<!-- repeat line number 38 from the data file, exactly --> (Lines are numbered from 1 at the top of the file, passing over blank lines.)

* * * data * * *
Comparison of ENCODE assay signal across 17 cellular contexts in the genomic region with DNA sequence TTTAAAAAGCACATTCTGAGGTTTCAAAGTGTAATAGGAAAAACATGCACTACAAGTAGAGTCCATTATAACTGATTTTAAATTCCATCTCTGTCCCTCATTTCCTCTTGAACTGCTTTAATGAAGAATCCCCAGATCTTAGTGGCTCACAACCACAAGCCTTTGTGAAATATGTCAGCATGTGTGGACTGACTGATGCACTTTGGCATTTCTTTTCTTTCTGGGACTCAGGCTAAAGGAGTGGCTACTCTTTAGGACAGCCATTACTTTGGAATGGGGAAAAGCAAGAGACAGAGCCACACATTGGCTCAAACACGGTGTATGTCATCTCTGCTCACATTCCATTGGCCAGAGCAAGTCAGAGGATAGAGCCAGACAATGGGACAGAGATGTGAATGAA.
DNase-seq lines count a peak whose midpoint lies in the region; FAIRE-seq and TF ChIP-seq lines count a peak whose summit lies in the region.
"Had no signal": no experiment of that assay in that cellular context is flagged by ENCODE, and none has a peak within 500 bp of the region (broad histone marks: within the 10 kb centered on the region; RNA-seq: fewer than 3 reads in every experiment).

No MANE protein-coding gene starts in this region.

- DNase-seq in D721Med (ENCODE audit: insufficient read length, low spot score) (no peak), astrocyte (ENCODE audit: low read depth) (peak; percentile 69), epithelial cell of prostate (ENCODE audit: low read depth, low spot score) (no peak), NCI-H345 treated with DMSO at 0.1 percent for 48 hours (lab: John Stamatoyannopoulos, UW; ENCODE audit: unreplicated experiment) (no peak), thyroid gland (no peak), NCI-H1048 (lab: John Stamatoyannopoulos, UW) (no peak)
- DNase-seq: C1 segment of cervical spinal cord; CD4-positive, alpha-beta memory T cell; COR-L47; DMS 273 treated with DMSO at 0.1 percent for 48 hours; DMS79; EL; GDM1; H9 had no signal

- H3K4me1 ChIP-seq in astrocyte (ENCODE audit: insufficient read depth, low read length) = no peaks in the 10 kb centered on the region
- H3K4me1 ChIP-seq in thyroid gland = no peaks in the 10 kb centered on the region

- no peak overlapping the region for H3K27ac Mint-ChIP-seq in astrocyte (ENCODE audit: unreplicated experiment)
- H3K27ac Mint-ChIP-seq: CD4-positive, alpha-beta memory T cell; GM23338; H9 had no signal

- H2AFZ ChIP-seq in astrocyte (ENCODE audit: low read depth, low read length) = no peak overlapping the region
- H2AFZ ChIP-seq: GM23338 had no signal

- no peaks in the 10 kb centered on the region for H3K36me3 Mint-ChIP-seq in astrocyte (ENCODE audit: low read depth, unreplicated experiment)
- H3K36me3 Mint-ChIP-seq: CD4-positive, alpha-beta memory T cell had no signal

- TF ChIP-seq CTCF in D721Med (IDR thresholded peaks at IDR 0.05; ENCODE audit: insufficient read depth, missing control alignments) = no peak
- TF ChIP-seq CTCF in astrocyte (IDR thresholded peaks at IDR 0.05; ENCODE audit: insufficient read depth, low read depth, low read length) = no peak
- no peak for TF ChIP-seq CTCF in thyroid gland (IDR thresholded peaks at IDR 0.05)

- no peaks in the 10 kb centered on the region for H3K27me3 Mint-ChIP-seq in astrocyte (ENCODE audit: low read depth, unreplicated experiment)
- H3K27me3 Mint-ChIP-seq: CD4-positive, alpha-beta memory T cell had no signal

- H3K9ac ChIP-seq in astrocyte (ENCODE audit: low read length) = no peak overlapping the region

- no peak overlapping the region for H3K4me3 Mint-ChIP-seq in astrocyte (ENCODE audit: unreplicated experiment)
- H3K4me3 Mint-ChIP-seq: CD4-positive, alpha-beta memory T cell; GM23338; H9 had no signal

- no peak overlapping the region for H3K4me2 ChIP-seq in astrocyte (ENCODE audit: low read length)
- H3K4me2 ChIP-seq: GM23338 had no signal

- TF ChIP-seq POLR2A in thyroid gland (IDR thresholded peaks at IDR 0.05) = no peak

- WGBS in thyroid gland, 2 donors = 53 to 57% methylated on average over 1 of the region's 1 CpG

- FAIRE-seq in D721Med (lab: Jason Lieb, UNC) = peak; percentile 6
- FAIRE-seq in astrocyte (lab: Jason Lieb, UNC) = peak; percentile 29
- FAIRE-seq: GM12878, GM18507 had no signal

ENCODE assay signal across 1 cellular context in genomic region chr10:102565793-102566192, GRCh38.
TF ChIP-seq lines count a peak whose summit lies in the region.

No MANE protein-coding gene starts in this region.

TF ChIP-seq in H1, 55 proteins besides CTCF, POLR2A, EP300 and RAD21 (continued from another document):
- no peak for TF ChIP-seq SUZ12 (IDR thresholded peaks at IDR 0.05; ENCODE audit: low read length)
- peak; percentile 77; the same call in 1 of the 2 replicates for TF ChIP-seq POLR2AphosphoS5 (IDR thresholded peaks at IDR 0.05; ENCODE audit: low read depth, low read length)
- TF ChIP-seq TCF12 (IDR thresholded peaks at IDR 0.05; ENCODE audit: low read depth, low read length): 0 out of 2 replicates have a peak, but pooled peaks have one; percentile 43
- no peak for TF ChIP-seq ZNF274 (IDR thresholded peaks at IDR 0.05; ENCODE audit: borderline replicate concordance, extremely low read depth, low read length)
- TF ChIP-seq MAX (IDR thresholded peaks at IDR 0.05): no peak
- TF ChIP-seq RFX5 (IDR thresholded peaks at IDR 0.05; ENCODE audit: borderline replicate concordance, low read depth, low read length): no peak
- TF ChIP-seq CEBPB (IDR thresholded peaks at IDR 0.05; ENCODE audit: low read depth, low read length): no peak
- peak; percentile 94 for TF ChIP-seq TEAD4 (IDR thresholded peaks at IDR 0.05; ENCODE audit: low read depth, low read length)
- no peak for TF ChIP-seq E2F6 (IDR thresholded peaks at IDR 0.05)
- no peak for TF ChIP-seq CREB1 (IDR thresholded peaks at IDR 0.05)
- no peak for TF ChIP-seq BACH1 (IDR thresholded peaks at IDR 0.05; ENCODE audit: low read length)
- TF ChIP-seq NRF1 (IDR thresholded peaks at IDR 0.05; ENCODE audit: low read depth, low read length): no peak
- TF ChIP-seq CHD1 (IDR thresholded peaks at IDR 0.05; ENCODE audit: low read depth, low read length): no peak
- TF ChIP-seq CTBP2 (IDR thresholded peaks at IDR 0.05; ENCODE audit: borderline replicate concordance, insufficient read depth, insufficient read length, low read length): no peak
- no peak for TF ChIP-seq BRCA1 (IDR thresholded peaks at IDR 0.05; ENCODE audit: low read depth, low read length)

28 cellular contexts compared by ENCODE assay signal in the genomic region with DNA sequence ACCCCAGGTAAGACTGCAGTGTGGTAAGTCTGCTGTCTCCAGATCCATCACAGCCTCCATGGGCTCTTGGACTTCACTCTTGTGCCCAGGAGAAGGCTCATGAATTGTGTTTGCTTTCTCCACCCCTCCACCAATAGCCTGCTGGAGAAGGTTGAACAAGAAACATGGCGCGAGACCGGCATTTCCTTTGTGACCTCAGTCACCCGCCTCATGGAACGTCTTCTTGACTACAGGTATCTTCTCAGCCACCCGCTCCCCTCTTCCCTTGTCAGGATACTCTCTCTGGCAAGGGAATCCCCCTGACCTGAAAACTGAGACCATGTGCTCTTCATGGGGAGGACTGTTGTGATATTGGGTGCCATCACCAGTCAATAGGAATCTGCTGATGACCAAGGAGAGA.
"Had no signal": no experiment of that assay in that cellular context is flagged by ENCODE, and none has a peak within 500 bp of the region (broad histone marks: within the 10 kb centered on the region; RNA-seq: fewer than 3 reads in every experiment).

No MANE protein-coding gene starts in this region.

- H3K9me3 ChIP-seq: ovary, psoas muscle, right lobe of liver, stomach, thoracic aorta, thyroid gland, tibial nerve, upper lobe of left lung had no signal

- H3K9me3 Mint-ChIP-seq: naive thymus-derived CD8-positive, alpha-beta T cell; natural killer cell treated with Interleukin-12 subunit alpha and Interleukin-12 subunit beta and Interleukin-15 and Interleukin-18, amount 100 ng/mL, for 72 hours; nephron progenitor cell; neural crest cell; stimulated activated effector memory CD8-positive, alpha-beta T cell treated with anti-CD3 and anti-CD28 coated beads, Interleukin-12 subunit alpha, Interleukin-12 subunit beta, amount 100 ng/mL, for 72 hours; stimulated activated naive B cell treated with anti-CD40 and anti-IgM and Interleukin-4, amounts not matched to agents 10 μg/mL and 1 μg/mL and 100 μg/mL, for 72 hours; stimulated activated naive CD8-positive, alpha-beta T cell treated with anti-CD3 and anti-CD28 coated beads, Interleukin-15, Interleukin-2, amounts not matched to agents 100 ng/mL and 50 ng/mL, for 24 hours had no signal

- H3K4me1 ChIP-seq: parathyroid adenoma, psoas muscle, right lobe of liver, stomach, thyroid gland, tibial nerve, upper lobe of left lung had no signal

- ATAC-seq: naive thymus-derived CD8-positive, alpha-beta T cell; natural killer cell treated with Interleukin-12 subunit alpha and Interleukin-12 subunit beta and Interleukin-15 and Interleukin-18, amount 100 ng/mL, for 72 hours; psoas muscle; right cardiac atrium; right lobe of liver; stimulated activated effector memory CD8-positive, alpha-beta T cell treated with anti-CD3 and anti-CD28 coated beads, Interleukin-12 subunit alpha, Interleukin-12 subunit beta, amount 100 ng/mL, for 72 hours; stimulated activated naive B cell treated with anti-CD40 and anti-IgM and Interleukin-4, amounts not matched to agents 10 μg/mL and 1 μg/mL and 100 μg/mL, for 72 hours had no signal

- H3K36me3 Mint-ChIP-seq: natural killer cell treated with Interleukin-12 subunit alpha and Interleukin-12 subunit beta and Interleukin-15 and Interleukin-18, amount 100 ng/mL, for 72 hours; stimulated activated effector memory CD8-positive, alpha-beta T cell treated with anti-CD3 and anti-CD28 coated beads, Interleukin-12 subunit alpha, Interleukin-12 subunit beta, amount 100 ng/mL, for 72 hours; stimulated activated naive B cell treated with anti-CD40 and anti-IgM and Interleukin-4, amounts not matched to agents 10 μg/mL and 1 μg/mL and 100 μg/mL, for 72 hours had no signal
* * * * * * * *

- TF ChIP-seq MAX (IDR thresholded peaks at IDR 0.05): no peak